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Proliferating Cell Nuclear Antigen Uses Two Distinct Modes to Move along DNA*

By Anna B. Kochaniak, Satoshi Habuchi, Joseph J. Loparo, Debbie J. Chang, Karlene A. Cimprich, Johannes C. Walter and Antoine M. van Oijen


Proliferating cell nuclear antigen (PCNA) plays an important role in eukaryotic genomic maintenance by topologically binding DNA and recruiting replication and repair proteins. The ring-shaped protein forms a closed circle around double-stranded DNA and is able to move along the DNA in a random walk. The molecular nature of this diffusion process is poorly understood. We use single-molecule imaging to visualize the movement of individual, fluorescently labeled PCNA molecules along stretched DNA. Measurements of diffusional properties as a function of viscosity and protein size suggest that PCNA moves along DNA using two different sliding modes. Most of the time, the clamp moves while rotationally tracking the helical pitch of the DNA duplex. In a less frequently used second mode of diffusion, the movement of the protein is uncoupled from the helical pitch, and the clamp diffuses at much higher rates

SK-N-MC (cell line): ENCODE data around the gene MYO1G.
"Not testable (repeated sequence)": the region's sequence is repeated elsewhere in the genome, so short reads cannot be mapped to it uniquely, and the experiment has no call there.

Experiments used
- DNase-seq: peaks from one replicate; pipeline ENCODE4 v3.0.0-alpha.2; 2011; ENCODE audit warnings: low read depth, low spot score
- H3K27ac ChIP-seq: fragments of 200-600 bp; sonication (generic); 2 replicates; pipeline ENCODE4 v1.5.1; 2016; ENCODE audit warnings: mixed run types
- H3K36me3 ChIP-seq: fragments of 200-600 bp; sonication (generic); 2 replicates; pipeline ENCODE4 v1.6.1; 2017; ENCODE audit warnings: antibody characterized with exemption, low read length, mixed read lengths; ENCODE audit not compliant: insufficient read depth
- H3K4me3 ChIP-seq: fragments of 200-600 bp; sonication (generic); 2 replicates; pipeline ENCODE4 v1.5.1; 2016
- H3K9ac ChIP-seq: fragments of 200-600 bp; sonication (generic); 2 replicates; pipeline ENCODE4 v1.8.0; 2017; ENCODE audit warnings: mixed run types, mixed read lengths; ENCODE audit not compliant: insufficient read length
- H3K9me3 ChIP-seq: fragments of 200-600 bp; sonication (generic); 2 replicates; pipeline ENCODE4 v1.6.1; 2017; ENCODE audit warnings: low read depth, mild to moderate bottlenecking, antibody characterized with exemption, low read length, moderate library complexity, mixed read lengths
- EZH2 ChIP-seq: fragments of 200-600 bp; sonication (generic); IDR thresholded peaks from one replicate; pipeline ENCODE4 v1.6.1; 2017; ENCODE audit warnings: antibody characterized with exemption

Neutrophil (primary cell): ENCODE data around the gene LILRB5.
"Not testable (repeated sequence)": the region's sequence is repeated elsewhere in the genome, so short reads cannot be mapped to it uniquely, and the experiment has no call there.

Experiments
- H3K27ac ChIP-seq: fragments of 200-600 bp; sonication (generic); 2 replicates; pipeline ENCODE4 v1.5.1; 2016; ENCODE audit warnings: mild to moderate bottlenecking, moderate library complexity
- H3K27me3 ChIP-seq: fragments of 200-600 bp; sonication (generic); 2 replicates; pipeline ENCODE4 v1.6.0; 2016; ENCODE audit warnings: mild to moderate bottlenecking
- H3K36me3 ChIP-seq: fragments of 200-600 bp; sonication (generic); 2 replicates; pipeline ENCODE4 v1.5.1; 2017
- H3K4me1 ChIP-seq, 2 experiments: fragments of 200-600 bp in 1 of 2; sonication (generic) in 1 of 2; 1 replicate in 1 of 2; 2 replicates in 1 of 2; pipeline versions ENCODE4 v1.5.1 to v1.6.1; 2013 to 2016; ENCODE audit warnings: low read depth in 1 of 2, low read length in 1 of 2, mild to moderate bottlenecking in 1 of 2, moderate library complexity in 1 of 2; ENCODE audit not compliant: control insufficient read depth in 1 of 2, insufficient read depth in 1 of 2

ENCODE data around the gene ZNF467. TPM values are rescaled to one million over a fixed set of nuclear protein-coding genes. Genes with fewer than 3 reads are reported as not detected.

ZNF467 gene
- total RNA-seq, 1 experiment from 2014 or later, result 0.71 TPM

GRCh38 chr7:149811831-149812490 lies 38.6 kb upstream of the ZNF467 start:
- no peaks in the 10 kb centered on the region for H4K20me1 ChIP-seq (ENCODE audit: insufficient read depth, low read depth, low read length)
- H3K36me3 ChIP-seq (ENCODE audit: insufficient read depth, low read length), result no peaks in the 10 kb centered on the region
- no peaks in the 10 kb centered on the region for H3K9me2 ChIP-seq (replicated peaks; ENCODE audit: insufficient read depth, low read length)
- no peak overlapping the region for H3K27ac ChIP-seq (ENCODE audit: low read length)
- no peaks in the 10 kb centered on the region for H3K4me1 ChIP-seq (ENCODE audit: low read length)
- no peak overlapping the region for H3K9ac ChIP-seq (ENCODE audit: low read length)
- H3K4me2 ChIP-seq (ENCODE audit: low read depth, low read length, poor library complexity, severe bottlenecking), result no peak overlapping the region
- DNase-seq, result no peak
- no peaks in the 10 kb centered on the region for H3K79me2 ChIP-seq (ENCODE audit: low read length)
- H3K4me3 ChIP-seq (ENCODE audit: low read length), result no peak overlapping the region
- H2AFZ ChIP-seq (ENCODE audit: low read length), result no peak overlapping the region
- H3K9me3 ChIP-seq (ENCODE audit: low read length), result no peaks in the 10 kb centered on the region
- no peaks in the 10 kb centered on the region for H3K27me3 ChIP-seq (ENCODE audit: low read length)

Topics: DNA: Replication, Repair, Recombination, and Chromosome Dynamics
Publisher: American Society for Biochemistry and Molecular Biology
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Provided by: PubMed Central
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